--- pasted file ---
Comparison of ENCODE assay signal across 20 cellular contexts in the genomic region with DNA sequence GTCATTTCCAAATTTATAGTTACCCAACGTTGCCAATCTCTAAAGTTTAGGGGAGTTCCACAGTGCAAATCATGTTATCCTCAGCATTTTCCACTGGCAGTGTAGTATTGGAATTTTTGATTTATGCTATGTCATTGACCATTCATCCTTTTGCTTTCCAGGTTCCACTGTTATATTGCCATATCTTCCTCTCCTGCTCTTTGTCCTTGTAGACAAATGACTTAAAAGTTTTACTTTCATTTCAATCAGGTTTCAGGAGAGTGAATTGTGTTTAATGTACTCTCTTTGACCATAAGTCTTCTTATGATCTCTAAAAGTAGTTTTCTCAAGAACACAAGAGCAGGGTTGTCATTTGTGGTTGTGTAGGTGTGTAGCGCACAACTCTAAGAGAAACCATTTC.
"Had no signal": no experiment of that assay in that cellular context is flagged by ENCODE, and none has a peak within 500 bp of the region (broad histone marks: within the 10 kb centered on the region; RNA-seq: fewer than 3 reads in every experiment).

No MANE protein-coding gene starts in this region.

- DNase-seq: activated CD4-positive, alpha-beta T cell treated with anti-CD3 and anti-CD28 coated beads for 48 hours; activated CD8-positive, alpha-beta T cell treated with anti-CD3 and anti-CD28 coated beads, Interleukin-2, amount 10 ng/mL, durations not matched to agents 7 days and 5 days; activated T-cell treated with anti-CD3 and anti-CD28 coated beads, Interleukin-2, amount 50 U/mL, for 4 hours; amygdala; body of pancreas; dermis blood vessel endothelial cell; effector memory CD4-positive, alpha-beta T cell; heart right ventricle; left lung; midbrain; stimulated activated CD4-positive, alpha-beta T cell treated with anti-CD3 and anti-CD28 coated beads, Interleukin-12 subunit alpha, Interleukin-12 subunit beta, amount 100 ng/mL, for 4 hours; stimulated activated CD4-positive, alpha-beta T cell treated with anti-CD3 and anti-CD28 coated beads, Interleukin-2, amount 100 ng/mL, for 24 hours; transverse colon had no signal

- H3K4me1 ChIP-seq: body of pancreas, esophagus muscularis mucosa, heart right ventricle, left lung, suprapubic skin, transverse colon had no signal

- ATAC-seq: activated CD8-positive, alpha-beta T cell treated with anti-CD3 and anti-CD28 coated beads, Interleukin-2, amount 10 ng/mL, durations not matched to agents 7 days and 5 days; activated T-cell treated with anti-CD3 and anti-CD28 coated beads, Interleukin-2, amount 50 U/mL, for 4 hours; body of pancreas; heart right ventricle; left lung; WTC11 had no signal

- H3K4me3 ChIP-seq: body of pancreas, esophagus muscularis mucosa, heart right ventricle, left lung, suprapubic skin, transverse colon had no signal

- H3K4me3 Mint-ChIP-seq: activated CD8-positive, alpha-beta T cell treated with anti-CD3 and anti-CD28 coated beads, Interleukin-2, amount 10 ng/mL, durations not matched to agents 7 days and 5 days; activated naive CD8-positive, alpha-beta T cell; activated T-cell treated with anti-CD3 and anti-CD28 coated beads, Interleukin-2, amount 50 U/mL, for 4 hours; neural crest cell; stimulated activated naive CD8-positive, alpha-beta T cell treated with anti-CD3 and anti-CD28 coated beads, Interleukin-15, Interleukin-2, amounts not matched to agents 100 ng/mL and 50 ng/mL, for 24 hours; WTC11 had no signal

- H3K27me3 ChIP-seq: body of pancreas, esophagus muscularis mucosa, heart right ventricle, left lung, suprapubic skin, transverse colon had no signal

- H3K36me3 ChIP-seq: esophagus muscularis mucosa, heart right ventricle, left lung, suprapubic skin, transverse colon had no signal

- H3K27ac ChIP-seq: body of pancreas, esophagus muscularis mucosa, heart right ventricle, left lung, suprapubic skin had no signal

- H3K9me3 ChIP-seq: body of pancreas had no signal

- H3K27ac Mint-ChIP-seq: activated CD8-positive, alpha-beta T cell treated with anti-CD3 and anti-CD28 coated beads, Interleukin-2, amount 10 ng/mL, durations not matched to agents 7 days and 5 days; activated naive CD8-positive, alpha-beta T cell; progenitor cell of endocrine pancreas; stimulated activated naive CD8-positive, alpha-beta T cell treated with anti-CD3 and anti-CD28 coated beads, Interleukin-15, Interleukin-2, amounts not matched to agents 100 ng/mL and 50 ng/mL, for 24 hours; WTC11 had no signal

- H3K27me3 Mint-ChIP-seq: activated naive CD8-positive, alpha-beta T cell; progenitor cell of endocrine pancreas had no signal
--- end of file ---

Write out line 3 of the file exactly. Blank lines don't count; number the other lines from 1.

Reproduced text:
No MANE protein-coding gene starts in this region.